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is likely to generate its fair share of attention. Baltera likes it for a couple of business reasons. The first is that he doesn’t see any direct competitors that he’s aware of, unlike the more crowded battlefield for Amira’s experimental drug that’s made to block a target called DP2 for asthma and chronic obstructive pulmonary disease. (However, Gilead Sciences, InterMune, Novartis, and Actelion are a few competitors trying to tackle pulmonary fibrosis in different ways.)
Pulmonary fibrosis also happens to be a disease that affects a small enough number of people that a small company like Amira, with 50 employees, can foresee building a small specialty sales force to market it without the help of a massive pharmaceutical partner. “We’ll keep this one for ourselves,” he says.
The company’s philosophy with this program, like others, is to shoot for a once-daily pill so that it can have a reasonable shot at being a commercial success, Baltera says. This philosophy from the founders comes from “battle scars” accumulated at Merck, when they discovered that science wasn’t the only thing that matters in drug development. “It’s easy to get on your scientific high horse and forget about what patients really need, and what payers really need,” Baltera says. “You’ve got to be practical in this business.”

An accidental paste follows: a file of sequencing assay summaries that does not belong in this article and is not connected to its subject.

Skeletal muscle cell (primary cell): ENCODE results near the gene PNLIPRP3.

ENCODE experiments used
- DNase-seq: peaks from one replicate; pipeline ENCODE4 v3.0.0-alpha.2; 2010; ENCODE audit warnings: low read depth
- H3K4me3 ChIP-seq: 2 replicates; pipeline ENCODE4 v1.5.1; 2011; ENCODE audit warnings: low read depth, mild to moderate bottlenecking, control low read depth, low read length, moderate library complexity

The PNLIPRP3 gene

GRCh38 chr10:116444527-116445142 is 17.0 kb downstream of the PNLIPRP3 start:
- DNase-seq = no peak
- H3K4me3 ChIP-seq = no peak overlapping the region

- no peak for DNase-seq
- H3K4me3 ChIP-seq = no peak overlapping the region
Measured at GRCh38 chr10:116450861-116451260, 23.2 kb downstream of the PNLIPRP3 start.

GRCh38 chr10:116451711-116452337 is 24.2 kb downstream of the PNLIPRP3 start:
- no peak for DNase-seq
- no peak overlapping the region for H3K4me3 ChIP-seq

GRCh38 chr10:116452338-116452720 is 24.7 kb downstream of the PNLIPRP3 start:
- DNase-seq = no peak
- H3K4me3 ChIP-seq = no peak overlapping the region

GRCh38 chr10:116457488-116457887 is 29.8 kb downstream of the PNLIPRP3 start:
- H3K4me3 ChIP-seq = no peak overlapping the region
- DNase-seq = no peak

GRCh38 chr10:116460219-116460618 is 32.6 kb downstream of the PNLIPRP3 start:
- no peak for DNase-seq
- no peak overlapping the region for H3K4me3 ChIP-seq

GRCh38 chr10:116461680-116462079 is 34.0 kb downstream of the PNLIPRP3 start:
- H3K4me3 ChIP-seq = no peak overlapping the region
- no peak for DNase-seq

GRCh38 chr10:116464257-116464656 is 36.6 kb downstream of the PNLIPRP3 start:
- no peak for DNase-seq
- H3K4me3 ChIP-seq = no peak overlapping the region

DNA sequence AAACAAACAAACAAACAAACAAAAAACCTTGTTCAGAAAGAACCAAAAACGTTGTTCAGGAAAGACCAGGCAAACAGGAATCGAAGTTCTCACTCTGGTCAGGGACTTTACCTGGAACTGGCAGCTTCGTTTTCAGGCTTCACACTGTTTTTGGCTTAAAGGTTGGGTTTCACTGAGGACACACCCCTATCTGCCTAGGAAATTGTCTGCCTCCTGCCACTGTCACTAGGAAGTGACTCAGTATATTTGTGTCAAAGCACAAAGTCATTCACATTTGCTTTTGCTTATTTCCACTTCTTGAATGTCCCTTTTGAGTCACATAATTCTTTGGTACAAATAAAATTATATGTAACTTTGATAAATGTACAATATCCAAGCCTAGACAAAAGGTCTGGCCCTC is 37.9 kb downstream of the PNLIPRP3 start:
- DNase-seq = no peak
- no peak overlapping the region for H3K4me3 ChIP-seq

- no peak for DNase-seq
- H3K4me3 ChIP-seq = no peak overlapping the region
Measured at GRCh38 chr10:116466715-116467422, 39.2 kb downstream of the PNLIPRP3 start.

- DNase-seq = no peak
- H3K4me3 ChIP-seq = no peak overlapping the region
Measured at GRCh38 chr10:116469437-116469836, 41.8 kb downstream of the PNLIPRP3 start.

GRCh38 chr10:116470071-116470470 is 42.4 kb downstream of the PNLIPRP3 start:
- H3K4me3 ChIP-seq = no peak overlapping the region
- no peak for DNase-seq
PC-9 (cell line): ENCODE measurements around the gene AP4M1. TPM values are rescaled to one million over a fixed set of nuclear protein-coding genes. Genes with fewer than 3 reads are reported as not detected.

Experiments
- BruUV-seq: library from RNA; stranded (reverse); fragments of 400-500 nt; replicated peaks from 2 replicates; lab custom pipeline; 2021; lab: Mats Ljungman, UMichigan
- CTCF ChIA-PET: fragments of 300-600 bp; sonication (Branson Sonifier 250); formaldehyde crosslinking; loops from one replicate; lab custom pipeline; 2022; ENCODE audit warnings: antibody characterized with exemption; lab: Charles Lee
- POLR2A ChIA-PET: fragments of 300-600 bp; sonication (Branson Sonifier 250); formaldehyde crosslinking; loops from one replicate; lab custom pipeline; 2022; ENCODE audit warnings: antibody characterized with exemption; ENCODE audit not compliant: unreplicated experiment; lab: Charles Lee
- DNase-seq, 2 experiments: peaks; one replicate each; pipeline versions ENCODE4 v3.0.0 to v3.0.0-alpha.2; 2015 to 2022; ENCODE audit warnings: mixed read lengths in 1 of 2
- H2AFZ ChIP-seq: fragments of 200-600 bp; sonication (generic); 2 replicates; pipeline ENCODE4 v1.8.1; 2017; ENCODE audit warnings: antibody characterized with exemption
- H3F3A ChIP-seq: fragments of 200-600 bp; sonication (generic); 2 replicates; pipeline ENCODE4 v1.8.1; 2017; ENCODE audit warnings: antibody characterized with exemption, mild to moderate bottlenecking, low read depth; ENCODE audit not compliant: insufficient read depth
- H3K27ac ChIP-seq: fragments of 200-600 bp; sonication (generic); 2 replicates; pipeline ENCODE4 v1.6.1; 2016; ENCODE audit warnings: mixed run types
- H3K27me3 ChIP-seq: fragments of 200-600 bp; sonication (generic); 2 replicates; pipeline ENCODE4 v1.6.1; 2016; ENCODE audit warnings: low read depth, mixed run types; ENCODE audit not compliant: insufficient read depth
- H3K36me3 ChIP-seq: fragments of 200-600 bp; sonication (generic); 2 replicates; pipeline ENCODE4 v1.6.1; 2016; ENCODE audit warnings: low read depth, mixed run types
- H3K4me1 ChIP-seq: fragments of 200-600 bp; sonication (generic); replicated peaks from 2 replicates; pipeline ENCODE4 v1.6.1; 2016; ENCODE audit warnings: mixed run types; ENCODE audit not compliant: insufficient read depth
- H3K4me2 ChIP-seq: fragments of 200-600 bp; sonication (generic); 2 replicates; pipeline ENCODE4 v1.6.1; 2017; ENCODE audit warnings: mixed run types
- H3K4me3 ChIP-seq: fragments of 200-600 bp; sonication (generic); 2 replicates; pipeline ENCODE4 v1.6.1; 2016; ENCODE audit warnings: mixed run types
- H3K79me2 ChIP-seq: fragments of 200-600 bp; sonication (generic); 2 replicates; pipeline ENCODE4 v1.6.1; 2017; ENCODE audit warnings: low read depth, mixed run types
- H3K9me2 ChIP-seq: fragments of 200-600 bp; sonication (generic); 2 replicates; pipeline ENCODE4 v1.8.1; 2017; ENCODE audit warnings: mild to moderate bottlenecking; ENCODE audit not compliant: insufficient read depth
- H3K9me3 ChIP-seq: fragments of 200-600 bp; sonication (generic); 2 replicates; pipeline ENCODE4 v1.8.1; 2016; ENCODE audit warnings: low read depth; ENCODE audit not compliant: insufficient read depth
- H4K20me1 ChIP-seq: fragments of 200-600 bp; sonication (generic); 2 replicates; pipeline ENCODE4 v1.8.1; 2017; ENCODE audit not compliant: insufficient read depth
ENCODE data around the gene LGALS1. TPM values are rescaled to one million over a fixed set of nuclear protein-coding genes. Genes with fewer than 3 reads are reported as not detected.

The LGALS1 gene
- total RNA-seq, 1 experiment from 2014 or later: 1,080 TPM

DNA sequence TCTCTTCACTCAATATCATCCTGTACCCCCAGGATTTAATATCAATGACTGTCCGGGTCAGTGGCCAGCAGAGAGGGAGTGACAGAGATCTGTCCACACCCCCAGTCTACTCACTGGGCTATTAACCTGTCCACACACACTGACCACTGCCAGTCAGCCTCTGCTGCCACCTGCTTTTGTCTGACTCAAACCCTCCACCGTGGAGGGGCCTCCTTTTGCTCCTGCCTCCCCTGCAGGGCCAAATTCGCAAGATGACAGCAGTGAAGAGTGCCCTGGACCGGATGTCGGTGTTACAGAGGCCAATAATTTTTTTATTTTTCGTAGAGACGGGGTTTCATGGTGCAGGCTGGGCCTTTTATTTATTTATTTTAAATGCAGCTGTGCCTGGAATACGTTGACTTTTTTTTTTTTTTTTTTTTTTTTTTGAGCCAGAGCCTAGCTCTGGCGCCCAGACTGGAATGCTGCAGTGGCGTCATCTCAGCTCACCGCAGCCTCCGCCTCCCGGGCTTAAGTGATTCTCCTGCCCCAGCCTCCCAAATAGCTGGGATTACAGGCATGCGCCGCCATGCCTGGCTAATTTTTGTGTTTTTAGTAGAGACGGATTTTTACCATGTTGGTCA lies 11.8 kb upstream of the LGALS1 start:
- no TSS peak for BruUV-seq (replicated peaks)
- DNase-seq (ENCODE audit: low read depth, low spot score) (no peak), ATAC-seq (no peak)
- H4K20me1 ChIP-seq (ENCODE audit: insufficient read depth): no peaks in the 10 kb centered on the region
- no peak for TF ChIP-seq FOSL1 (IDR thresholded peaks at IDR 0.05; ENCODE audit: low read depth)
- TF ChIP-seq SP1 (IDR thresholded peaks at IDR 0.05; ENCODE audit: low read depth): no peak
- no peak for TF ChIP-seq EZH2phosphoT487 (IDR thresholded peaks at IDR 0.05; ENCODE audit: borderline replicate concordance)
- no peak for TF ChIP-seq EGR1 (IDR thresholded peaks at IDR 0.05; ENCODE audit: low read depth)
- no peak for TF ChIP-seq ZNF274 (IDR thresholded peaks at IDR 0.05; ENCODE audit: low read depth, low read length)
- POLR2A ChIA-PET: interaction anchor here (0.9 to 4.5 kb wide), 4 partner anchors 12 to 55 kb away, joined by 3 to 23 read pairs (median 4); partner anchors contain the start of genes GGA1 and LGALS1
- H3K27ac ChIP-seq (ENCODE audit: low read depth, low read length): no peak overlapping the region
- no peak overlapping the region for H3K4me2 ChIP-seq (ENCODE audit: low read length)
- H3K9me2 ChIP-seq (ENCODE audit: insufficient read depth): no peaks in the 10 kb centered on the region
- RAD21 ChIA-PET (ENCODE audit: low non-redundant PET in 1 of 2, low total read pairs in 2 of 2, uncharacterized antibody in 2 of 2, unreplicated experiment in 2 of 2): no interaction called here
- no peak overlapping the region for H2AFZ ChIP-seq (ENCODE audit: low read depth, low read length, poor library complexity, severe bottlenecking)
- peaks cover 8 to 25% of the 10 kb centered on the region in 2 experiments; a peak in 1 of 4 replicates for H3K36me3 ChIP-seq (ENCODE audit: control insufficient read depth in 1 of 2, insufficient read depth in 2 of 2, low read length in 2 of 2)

With a meaningful milestone on this program still more than a year away, I wondered how Amira is managing the business. The company has done some belt-tightening in terms of keeping resources focused on its most “high-value” programs, Baltera says. The company raised $25 million in a Series B round in March 2007 from Novo A/S, Prospect Venture Partners, Avalon Ventures, and Versant Ventures. If that cash, along with undisclosed amounts it has gotten from its partnership with Glaxo, can stretch out long enough to get to some of those meaningful milestones, then the story could get much more interesting.
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